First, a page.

Art and Immortality
By Abbey Kleinert
Members of the undead, such as zombies and vampires, have found their place in popular culture, but the human obsession with immortality can be traced back much further than the modern day Edward and Bella. Some of the most striking examples come in the form of relics from ancient emperors’ tombs in China and the pharoahs’ pyramids in Egypt. One could go as far as to say that our country was founded on the notion of eternal life, since the beginnings of European settlement in the U.S. coincide with Ponce de Leon’s search for the fountain of youth.
While today we stagger around zombie pub crawls and fantasize about vampire romances, there lies a real army of thousands buried underground, seemingly awaiting the dawn of their empire. One example is the life-size terra cotta warriors that guard the tomb of China’s first emperor, Qin Shihuang. He was a man so obsessed with immortality that he buried himself in an underground kingdom, complete with warriors, servants, and lavish furnishings for his use in the afterlife.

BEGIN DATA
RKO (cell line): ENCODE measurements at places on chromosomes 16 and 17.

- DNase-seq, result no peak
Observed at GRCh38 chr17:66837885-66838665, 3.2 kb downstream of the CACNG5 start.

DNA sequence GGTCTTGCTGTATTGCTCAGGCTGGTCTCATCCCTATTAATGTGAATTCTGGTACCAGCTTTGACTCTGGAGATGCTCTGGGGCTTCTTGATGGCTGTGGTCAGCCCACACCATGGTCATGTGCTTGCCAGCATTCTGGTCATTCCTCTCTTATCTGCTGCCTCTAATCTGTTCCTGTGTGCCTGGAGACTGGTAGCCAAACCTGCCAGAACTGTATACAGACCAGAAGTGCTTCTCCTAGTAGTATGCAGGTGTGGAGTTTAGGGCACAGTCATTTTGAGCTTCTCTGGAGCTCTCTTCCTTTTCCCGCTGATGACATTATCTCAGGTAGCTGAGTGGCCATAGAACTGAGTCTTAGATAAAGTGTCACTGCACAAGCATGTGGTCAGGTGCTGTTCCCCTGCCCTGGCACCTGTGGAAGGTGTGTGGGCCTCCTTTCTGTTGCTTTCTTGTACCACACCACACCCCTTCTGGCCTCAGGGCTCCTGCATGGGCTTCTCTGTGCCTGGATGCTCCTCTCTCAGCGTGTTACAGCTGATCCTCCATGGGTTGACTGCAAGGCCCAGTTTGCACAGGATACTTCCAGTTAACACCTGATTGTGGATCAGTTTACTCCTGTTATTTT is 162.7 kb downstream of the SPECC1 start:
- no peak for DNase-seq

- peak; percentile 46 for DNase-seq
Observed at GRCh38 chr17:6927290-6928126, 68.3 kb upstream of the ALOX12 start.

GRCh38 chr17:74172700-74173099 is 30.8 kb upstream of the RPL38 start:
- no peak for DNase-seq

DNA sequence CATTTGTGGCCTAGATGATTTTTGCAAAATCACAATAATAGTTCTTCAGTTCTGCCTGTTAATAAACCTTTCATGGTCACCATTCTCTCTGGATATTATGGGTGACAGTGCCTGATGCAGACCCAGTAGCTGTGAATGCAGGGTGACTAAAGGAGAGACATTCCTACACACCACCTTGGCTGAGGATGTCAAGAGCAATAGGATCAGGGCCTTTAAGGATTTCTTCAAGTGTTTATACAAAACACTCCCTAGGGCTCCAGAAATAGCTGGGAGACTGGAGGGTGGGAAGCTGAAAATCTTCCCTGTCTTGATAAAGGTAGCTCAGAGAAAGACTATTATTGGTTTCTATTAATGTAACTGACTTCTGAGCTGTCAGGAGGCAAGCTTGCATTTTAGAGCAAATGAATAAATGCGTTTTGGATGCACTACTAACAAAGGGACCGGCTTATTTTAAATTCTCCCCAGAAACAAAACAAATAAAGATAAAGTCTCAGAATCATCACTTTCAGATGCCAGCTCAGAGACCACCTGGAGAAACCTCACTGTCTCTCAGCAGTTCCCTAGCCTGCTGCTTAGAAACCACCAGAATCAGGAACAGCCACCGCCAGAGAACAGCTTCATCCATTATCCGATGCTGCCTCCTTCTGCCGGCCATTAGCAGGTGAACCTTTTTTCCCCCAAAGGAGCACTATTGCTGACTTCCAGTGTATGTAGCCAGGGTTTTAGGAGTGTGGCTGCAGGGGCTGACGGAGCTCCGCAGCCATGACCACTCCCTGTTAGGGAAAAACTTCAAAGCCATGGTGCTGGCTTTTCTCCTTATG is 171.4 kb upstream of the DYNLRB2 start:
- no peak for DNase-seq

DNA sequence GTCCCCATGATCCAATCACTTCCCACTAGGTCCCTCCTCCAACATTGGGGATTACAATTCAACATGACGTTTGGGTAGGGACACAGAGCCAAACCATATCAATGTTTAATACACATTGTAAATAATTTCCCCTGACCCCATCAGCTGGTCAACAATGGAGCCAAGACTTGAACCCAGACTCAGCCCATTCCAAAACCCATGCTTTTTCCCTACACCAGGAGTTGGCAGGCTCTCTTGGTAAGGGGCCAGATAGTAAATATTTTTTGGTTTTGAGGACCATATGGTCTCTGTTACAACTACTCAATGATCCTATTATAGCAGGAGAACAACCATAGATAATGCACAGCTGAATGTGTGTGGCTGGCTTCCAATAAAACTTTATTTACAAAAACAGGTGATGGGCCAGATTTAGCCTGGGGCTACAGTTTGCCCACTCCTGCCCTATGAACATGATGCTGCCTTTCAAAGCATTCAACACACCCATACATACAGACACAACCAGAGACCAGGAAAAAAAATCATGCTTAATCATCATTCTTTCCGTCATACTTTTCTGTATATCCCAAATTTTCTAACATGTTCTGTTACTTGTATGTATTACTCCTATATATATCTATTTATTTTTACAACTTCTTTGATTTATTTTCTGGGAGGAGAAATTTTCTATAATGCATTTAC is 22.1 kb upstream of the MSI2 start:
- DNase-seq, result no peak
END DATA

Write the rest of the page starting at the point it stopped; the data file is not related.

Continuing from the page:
Since they were discovered by chance in 1974, millions have visited the site to see the ones that have been unearthed, rebuilt, studied, and shipped around the world. And now they have invaded Minneapolis.
The exhibition at the Minneapolis Institute of Arts will be showcasing the terra cotta warriors until Jan. 20, 2013. This event brings the ideas of art and immortality to the forefront. The notion of taking physical objects of beauty and meaning with us to the afterlife and how that either lessens the blow of death or helps us prepare for what’s next is fascinating to say the least.
Today, people are still talking about Qin Shihuang and the impressive burial and preparation he orchestrated for his afterlife. But the power of the objects he left behind means more to those here now, than it does to the deceased.